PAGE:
Surviving Thanksgiving with the family

Surviving Thanksgiving with the family

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Coming to the Martha’s Vineyard Film Center on Friday, Nov. 29, “Home for the Holidays” gives renewed meaning to the term dysfunctional when it comes to annual family gatherings.

This 1995 dark comedy is based on a short story by humorist Chris Radant, who moved to West Tisbury in 2011 to be near her daughter, Cynthia Hatt. Ms. Radant will attend Friday’s screening to discuss how her work became a successful film. The film, which continues to appear on TV and airplane menus, has touched a chord with so many filmgoers over the years that Ms. Radant still receives fan mail.

“Every year it gets a little bit of a stir,” she said. Originally published as “Home for the Holidays and Other Calamities,” the short story on which the movie was based was reissued in 2010 as part of an anthology, “The Dreaded Feast: Writers on Enduring the Holidays.” Other authors in the collection include Calvin Trillin, Billy Collins, George Plimpton, and David Sedaris.

Director Jodie Foster assembled a star-studded cast headed by Holly Hunter as Claudia Larson, a Chicago art restorer who loses her job and is reluctantly heading home to Baltimore for Thanksgiving. Her daughter, Kitt, played by a 16-year-old Claire Danes with pre-“Homeland” brown hair and bipolar-free brain, decides not to accompany her mother. She announces that instead she plans to lose her virginity over the holiday weekend. Can life get worse for Claudia? Wait ’til you meet the rest of the family.

Claudia’s parents Adele (Anne Bancroft) and Henry (Charles Durning) prove to be middling oddballs, but Claudia’s gay brother, Tommy, played with all the stops pulled out by Robert Downey Jr., takes the cake for eccentric hyperactivity. Tommy doesn’t know the meaning of boundaries, taking photos of his sister in the shower and bringing along an uninvited guest in the form of his business partner Leo (Dylan McDermott), whose sexual orientation remains unclear for much of the movie. Character actor David Strathairn shows up in a cameo as Russell, Claudia’s sad-sack would-be boyfriend.

Claudia’s sister Joanne (Cynthia Stephenson), her banker husband Walter (Steve Guttenberg), and their two children are terrorized by Tommy, who leaps onto their car like a crazed beast when they arrive. As the only conventional members of the extended Larson family, they do not feel comfortable with Tommy’s sexual status. Since the family’s last gathering, Tommy has married his boyfriend in Boston, but none of the family was invited to the wedding. Tommy doesn’t bring his spouse along for this holiday gathering either, leaving everyone, including the viewers, a little confused. Adele’s sister, Glady (Geraldine Chaplin), brings up the rear as the maiden aunt from hell, who still carries a torch for Henry.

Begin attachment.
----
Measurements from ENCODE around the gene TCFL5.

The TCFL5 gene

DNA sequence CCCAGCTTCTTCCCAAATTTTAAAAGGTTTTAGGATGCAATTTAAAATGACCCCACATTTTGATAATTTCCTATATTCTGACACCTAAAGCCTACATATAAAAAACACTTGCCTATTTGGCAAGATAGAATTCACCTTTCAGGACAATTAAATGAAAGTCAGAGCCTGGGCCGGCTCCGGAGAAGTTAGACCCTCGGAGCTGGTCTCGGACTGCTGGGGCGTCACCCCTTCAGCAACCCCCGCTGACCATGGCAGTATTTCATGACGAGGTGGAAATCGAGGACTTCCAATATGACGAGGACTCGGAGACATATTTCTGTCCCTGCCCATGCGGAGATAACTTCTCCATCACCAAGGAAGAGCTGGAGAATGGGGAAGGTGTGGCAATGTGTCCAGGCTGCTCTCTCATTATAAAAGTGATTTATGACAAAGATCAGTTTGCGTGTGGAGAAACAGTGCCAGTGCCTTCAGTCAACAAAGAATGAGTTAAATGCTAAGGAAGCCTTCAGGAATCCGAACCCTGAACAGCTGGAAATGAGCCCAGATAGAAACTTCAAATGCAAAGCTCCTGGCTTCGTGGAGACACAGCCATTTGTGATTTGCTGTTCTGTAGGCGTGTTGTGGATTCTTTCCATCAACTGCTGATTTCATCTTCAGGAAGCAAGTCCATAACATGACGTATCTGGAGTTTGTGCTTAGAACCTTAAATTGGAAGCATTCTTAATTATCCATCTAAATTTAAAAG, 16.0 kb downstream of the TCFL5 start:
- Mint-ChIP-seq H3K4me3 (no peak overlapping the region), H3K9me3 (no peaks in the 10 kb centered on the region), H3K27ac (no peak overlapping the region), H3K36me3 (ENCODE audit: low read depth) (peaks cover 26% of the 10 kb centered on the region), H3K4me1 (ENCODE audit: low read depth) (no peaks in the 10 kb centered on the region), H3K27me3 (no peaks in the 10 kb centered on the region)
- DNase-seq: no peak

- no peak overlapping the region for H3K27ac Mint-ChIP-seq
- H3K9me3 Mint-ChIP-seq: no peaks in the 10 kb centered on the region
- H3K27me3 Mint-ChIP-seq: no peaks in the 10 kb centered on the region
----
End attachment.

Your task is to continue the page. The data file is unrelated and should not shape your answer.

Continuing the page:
While this unholy cast of characters bumps against one another during the holiday, a distracted Claudia watches relatively unscathed. A barrage of food mishaps and other sight gags occur, including a horrifying turkey launch.

That old cliché, “everybody’s crazy except me,” gets a vigorous workout in “Home for the Holidays.” Viewers will either guffaw at the gags or roll their eyes at the sheer awfulness of the Larson family.

During her career as an advertising copywriter, Ms. Radant wrote humor on the side, regularly passing her stories around to friends. A screenwriter happened to see “Home for the Holidays” and the rest is history.

Ms. Radant says she likes to work at the corner of tender and hilarious. “I actually did take notes under the table on Thanksgiving Day,” she said. “I knew on some level it was hilarious. While I used my family as a template, I took all kinds of liberties.” Once her story was adapted for film, she lobbied to work on the film and was hired as a set production assistant. She will share her experiences on the set at the screening.

The Film Center will be closed on Thanksgiving Day.

“Home for the Holidays,” Friday, Nov. 29, 7:30 pm, M.V. Film Center, Vineyard Haven. With Chris Radant. $12; $9 M.V. Film Society members; $7 children 14 and under. For tickets and information, visit mvfilmsociety.com.

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